Category Archives: Psychology

Do you doubt the difference you’re making?

First I want to express my gratitude for all the loving comments and emails I received to my vlog from last week. Thank you for reminding me of the difference that sharing vulnerably makes. Your responses reminded me of something my coach Mona said to me nearly 10 years ago when I was writing my first book . . .

I was in her office talking about how my goal was to be a best selling author and have millions of readers. As my ego was running off on its high horse, she stopped me by saying, “CHRISTINE: If you help one person, you’ve done your job.”

One person?!? How was I supposed to get on Oprah if one person read my book? She explained to me that being attached to the results and numbers would actually minimize the impact I could make. And that truly if I helped one person, I made a difference.

Many of you shared with me that you judge yourself for not doing enough or making enough of a difference. If you relate to this, you may be minimizing the difference you are making which inspired today’s vlog.

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We all can overcome this…

We all go through times when we are addicted to something. Some obvious ones are drugs, alcohol, money, sex and food. But there are less obvious addictions that are important to be aware of like control, negative thinking, self-doubt, escaping through things like travel, and even over-achieving. Addictions of all kinds give us a false sense of freedom. For a moment, the high or distraction we get feels liberating because it frees us from feeling things we don’t want to feel. Addictions may offer the appearance of freedom, but only aligning our actions to what truly feeds our body, mind, heart and spirit offers true liberation.

Having the courage to face and take steps to break free from addiction and addictive behavior catapults our personal growth in tremendous ways. Some of the wisest teachers I know have overcome addiction and now use what they have learned to serve others.

One of these teaches is Tommy Rosen, my friend and someone who I deeply respect for sharing so vulnerably about his 20+ year story of recovery from drugs and alcohol. He is also someone who is shining light on the more subtle addictions I mentioned above.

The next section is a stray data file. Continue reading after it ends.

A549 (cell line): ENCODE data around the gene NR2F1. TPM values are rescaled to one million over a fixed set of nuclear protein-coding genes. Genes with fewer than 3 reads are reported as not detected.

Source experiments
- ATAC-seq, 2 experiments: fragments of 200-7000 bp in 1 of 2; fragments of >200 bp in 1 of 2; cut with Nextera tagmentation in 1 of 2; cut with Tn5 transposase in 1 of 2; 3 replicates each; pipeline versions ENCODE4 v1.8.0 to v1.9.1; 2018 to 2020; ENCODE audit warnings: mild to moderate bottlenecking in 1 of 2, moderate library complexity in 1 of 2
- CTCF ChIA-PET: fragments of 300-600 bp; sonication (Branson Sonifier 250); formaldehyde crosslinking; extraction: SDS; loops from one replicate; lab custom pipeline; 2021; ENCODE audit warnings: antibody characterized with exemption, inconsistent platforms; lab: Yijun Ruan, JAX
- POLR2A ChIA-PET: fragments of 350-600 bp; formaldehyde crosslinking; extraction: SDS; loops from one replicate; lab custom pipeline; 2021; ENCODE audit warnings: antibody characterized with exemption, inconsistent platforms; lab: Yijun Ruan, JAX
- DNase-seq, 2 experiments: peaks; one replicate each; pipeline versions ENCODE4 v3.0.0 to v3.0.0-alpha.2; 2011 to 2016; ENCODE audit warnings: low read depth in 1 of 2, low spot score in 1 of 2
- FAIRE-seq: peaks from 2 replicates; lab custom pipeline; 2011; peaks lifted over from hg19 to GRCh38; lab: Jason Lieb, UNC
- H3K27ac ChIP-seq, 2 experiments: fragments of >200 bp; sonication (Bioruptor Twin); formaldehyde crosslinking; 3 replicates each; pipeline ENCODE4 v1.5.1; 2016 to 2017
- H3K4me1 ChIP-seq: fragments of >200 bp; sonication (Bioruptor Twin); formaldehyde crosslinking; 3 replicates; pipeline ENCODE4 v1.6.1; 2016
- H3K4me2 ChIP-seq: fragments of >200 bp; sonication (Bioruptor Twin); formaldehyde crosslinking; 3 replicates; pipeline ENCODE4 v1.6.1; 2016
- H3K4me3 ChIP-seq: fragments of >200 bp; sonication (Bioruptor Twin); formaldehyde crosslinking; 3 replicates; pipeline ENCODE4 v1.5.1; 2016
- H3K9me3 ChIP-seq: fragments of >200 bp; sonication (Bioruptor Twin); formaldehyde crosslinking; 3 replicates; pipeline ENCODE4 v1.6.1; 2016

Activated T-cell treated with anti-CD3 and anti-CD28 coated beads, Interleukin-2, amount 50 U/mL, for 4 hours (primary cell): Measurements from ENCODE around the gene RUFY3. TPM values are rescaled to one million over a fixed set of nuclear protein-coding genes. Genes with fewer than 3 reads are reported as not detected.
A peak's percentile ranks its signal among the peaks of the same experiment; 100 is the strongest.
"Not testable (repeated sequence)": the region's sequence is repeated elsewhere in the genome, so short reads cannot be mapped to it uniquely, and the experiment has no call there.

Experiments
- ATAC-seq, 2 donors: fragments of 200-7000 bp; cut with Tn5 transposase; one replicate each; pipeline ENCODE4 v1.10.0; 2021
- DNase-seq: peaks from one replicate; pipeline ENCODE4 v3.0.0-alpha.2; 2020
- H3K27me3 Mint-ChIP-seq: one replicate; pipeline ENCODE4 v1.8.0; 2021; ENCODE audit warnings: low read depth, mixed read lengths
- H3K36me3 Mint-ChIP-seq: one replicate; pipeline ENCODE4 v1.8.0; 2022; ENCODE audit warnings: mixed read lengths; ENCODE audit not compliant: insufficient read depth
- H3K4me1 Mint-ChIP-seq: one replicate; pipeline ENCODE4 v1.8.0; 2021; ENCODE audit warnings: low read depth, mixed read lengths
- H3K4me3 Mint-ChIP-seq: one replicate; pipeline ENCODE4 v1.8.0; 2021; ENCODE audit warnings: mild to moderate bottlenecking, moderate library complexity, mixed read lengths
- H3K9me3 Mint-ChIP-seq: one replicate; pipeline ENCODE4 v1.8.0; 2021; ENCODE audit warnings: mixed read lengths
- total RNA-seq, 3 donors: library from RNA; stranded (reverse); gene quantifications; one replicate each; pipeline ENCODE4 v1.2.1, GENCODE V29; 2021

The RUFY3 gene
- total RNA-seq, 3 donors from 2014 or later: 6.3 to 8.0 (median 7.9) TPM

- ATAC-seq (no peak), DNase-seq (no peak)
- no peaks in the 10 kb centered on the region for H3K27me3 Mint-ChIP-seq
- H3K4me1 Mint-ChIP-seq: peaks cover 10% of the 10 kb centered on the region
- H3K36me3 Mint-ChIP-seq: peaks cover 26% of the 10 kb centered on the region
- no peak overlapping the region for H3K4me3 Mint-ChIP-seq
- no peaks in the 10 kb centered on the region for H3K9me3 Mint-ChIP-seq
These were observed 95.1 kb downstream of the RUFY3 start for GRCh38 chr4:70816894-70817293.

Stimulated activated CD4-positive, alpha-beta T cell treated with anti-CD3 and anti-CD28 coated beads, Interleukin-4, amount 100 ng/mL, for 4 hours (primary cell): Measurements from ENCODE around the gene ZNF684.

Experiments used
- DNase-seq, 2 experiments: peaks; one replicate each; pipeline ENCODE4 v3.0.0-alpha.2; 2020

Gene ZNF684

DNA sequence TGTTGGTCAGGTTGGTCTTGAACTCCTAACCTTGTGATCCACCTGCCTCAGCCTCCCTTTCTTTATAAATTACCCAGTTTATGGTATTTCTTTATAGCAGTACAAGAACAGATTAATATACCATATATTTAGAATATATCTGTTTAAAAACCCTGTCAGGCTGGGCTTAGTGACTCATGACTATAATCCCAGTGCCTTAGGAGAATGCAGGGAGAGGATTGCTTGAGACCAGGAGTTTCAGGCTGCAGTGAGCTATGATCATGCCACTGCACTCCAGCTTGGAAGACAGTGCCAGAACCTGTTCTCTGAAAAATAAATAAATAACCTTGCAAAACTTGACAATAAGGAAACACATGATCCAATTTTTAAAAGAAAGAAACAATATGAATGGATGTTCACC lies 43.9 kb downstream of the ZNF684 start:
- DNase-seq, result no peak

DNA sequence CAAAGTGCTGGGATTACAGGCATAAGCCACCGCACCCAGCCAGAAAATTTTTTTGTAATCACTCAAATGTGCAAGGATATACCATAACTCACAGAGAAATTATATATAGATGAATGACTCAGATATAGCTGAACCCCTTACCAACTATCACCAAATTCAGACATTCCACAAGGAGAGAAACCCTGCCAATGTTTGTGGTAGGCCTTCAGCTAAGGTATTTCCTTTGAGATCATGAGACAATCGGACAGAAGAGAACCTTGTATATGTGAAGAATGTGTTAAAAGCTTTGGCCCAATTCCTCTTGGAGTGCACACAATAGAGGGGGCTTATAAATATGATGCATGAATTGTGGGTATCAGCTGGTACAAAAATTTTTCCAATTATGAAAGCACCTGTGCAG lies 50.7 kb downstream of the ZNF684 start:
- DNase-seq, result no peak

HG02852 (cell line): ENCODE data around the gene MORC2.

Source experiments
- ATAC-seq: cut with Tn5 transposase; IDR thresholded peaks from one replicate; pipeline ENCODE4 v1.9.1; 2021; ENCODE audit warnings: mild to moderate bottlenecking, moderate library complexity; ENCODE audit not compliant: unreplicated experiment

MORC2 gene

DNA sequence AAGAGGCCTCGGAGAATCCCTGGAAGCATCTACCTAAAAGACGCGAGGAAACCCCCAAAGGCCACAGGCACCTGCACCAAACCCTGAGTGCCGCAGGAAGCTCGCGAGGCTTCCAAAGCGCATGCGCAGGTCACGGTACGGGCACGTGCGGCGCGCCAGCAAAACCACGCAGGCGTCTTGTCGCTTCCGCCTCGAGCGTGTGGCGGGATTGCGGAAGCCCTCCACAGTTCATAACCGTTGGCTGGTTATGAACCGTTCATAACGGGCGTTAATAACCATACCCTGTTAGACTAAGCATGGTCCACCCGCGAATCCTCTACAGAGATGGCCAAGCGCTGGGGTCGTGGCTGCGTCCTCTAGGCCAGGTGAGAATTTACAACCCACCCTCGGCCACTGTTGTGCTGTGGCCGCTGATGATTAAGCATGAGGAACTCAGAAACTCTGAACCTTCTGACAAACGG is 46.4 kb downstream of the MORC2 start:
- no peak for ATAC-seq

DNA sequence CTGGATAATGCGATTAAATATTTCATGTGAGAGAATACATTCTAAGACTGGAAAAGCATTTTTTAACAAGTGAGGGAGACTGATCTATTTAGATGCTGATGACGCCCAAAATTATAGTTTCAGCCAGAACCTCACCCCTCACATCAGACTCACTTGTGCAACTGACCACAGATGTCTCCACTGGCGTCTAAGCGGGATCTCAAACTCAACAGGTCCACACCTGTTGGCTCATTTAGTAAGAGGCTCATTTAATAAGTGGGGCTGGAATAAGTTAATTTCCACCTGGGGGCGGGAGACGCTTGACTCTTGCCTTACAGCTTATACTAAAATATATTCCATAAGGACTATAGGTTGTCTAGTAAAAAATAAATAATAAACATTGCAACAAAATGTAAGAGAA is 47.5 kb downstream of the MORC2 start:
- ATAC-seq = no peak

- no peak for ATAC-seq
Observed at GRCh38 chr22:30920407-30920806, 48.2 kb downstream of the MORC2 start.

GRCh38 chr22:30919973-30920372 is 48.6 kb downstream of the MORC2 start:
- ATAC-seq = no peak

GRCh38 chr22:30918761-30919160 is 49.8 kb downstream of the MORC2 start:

Tommy invited me to be a speaker in his Recovery 2.0 conference and share my addiction and recovery story. In our interview, I speak openly about my journey through depression and healing my 20 year addiction to prescription medication. Please join me and 35 other addiction and recovery teachers for a life-changing online conference dedicated to giving people the best wisdom on addiction and recovery available for FREE:

Recovery 2.0: Beyond Addiction

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How You Say It Is More Important Than What You Say!

A friend of mine called me last week and said she had something she needed to tell me. She prefaced it by telling me it was really awful, she was so ashamed, she couldn’t believe she was doing it and that she was so mad at herself. Before she even told me what it was, she was teaching me how to hear it through how she was setting it up.  When she finally did tell me, it did seem like a terrible thing. But that isn’t because what she did was terrible, it was because her delivery method was full of self-judgment and drama.

And I’ll admit that I did judge her. Fortunately I am well trained and was able to get out of judgment ASAP, but was reminded of something very important:

We influence others by HOW we say what we say more than WHAT we actually say.  

Communication is the number one way in which we connect with each other and create relationships.  We all want to feel connected and related. We get this by feeling heard.  And we want to be heard in a way that supports us in our strength, not our weakness.  But it is unreasonable to expect the person that is listening to give us the acceptance and compassion we desire when we deliver it on a plate full of drama and self-judgment.